Notes for Address by Hon. David Kilgour, J.D.
Cambridge Union Society
Cambridge, United Kingdom
11 March 2008
Virtually all independent observers agree that repression across China is increasing as the Beijing Olympics and Paralympics approach. National leaders planning to attend the games, governments, media and corporate event sponsors should therefore indicate to their respective publics what they are doing to try to reverse this trend. Otherwise, they risk being tainted badly by what a Human Rights Watch spokesperson has suggested could become a "human rights debacle".
Hosting an Olympiad while escalating the persecution of communities and individuals among your own population is irreconcilable with the modern Olympic Charter. It's hard to say at times which side appears to grasp this point less-- the government of China or the International Olympic Committee (IOC). The first hopes that spending vast amounts on facilities--and forcibly removing thousands of Beijing families from their homes without adequate compensation to do so --will somehow improve its international reputation.
China's party-state is counting on overseas visitors this August--and more importantly on those watching television images at home—noticing Beijing's new dragon-shaped airport, its bird's nest-looking national stadium and the athletic events rather the full implications for its nationals of maintaining absolute political control.The same is true of its championing of autocracy across the world.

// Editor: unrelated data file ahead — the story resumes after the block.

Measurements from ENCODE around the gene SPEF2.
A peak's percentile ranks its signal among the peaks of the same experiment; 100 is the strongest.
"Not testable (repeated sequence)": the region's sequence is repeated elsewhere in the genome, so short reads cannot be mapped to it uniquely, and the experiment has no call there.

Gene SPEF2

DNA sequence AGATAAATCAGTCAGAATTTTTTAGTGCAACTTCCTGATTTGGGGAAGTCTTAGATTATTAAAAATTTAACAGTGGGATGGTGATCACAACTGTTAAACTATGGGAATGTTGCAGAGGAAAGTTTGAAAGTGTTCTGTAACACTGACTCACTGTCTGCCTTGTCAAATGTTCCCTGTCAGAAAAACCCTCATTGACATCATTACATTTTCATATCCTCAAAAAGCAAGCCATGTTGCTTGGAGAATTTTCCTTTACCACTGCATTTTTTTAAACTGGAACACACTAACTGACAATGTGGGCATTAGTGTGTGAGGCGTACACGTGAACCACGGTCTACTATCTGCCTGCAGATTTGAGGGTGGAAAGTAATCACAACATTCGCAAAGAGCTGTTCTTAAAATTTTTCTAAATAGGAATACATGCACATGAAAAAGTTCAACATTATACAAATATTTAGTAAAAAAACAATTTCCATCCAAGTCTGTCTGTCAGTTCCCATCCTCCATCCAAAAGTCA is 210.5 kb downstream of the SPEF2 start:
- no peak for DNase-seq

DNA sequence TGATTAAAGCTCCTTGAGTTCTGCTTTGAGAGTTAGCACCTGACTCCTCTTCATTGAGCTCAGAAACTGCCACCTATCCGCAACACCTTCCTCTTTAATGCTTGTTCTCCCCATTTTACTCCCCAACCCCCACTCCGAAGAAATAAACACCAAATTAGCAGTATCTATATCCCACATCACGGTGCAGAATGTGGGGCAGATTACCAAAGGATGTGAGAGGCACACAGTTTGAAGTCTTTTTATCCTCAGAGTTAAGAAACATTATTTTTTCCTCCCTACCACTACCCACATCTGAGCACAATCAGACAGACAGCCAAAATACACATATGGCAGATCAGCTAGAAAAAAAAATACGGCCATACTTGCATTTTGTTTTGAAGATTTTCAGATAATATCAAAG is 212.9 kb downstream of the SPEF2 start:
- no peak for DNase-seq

Among those arrested was Gao Zhisheng, who was nominated for the Nobel Peace Prize last year. Gao is a leader who shares many qualities with Nelson Mandela and Mahatma Gandhi and is increasingly admired both in and beyond China. He might well emerge as one of China's elected leaders when the country opts for the rule of law and democracy. Gao knows painfully well the Chinese metaphor, "the peg that stands out is pounded down." and that democracy rights are essential to human dignity.
Gao himself has managed to find a basis for hope. Speaking to fellow citizens who came to Beijing in Dec, 2005 to petition the government, he said: "It is our misfortune to live in the China of this historical period. No-one on this earth has ever had to experience or witness the suffering that has befallen us. Yet it is also our fortune to live in the China of this historical period. For we will experience and witness how the greatest people on earth banished this suffering once and for all."